Ω
= 28.1Ω
Aν ≅ 1 and Ai = hfe = 100
Example 59.26. A transistor with hie = 1.5 K and hfe = 75 is used in an emitter follower circuit
where resistances R1 and R2 are used for normal biasing. Calculate (i) Ai (ii) rin (iii) ro and (iv) Av if RE
= 860 Ω, R1 || R2 = 20K and RS = 1K.
(Electronic Engg.; Indore Univ. 1992)
Solution. Let us first convert the given CE values of h-parameters into their equivalent CC
values with the help of Table No. 59.2. It is seen that hic = hie = 1.5 K and hfc = (1 + hfe) = 76.
(i) Ai = hfe= 76
(iii) ro
(ii) rin = hic + hfc RL = 1.5 + 76 &times; 0.860 = 66.9 K
hic ( Rs || R1 || R2 )
h fe
1.5 1 ||20
76
32.3 Ω
(iv) Av ≅ 1
Tutorial Problems No. 59.1
1.
2.
Using ideal transistor approximations for the single-stage CB amplifier of Fig. 59.71, find
(i) stage rin (ii) rL (iii) Avand (iv) Ap. Take transistor α = 0.99.
[ (i) 25 Ω (ii) 10 K (iii) 400 (iv) 396]
For the single-stage CB amplifier circuit shown in Fig. 59.72, find
(i) rin (ii) rL (iii) Av and (iv) Ap
Fig. 59.71
Fig. 59.72
Transistor α = 0.9. Take Ge transistor material. [(i) 25 Ω (ii) 5 K (iii) 200 (iv) 196]
3.
For the CB amplifier circuit of Fig. 59.73, find approximate
values of
(i)
(ii)
(iii)
(iv)
(v)
(vi)
stage rin
rL
Aν=νout / νin
Aνσ = νout / νs
Ap
Gp
Take transistor α = 0.98
[(i) 25 Ω (ii) 5K (iii) 200 (iv) 22.2 (v) 196 (vi) 22.9 dB]
4.
Fig. 59.73
Find rin, rL, Ai, Av and Gp for the CE amplifier shown in Fig. 9.74.
[(i) 1250 Ω (ii) 5K (iii) 50 (iv) 200 (v) 30 dB]
2274
Electrical Technology
Fig. 59.74
5.
Fig. 59.75
For the single-stage CE amplifier circuit of Fig. 59.75, find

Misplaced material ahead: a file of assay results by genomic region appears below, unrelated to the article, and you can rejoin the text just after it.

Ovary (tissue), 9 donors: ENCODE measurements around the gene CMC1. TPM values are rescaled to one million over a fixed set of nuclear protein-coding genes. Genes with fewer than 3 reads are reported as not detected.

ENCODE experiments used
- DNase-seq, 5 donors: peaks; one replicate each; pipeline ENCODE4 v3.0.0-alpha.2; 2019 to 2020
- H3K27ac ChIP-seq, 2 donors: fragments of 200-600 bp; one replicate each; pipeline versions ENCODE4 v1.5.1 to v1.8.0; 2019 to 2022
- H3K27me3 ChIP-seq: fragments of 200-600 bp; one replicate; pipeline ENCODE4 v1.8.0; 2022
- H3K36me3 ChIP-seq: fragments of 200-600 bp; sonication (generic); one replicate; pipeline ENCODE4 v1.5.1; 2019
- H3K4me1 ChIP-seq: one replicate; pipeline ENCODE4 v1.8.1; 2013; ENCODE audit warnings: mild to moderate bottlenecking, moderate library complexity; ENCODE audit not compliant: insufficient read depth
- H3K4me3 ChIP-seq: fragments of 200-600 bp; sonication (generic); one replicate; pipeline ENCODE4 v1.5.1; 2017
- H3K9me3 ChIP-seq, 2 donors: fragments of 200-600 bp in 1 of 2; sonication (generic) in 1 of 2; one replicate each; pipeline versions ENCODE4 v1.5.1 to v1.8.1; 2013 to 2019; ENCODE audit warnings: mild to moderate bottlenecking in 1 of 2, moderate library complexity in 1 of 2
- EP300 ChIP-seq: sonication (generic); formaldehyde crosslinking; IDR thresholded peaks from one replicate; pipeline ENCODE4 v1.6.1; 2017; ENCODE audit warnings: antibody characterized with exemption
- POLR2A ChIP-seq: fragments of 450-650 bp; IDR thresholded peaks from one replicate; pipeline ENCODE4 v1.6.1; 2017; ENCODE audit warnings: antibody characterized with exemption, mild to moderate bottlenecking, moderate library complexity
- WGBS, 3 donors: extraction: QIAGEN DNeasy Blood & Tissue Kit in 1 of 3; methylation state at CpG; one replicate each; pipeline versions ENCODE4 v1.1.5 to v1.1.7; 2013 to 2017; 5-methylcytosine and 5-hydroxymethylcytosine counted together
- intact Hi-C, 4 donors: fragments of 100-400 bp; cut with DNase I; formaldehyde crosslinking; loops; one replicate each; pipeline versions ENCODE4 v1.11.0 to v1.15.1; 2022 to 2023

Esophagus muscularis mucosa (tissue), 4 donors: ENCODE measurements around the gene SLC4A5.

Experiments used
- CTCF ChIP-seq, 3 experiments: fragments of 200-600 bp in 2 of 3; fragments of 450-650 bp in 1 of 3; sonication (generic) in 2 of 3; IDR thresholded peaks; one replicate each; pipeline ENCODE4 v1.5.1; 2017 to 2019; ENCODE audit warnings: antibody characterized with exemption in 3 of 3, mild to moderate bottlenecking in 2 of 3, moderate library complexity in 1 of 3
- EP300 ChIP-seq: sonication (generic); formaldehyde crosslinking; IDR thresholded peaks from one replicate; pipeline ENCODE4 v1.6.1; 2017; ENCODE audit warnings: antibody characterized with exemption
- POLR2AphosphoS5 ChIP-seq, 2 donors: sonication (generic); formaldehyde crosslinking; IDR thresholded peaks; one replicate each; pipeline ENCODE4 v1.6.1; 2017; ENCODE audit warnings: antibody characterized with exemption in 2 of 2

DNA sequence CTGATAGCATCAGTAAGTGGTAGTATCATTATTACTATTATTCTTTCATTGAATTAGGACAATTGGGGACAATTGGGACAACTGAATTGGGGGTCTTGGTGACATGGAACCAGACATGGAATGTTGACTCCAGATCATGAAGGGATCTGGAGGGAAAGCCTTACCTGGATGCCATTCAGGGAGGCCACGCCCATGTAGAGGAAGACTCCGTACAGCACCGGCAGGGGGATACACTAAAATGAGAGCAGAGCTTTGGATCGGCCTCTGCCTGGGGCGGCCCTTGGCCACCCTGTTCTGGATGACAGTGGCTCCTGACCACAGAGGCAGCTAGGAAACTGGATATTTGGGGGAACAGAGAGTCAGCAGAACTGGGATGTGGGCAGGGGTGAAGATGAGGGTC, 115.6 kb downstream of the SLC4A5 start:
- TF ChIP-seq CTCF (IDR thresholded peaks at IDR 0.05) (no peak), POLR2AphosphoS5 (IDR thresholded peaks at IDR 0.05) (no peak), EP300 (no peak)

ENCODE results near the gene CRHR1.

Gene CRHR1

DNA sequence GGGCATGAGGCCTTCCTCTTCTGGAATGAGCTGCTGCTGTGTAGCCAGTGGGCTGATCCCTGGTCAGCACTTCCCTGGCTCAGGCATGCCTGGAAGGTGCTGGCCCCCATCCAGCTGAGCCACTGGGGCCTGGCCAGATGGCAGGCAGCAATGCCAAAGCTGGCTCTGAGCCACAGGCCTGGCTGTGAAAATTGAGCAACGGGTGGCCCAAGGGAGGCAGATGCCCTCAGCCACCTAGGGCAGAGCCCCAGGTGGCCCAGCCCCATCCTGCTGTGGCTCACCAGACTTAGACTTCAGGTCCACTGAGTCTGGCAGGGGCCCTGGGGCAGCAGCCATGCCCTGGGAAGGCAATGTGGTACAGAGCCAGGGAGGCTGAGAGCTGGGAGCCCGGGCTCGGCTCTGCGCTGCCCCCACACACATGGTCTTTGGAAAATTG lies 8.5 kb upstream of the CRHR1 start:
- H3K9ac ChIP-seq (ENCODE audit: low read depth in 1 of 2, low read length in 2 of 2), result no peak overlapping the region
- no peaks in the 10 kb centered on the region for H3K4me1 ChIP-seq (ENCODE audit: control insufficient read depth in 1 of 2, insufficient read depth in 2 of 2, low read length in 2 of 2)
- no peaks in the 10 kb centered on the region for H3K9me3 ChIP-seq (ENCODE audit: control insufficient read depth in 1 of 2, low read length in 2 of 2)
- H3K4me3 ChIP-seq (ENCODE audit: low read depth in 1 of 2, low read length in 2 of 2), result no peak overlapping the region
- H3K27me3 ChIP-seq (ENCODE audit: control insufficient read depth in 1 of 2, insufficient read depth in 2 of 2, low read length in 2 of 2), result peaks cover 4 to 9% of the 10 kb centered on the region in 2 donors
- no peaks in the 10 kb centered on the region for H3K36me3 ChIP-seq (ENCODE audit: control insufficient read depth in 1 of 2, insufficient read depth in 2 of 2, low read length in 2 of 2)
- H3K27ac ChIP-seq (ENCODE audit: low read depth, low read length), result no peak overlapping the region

(i) rin
(ii) rL
(iii) Av
(iv) Ap and
Take β = 100 and use re = 50 mV/IE.
(v) Gp
[(i) 160 K (ii) 5K (iii) 2.5 (iv) 250 (v) 24 dB]
6. For the CE amplifier of Fig. 59.76, find approximate values of
(i) rin
(ii) rL
(iii) Av
(iv) Ap and Gp.
Take transistor β = 50 and use re = 50 mV/IE.
[ (i) 2K (ii) 10K (iii) 200 (iv) 10,000 (v) 40 dB]
7. For the emitter follower circuit shown in Fig. 59.77, find
(ii) rin(stage)
(i) rin(base)
(iii) stage Av
(iv) Ap in decibles
Take β = 100 and use re = 25 mV/IE. [(i) 10K (ii) 9.52K (iii) 0.75 (iv) 18.75 dB]
Fig. 59.76
Fig. 59.77
8. An NPN silicon transistor is connected as a CE amplifier with load RL and a source resistance RS. The hparameters are :
hie = 1.1 K, hre = 2.5 &times; 104, hfe = 50 and hoe = 25 &micro;S
If RL = 10K and RS = 1K, find the various gains and input and output impedances.
Derive the relations used.
[Ai = 40, Ais = 20, rin = 1K, Av = 400, Avs = 200, ro = 52.5 K, Ap = 16,000, Gp = 42 dB]
9. Calculate the gain of a common-emitter transistor amplifier whose hybrid parameters are:
4
hie = 1100 ohms, hre = 2.5 &times; 10 ; hfe = 50, hoe = 25 &micro;S, RL = 5K.
Derive any formula used.
(213) (Electronic Engg., Indore Univ.)
4
10. A CE amplifier has hie = 1.1 K, hfe = 50, hre = 2.5 &times; 10 ; hoe = 25 &micro;S, RS = RL = 500 ohm. Calculate the
output impedance and voltage gain.
(Applied Electronics-I, Punjab Univ. Dec.)
4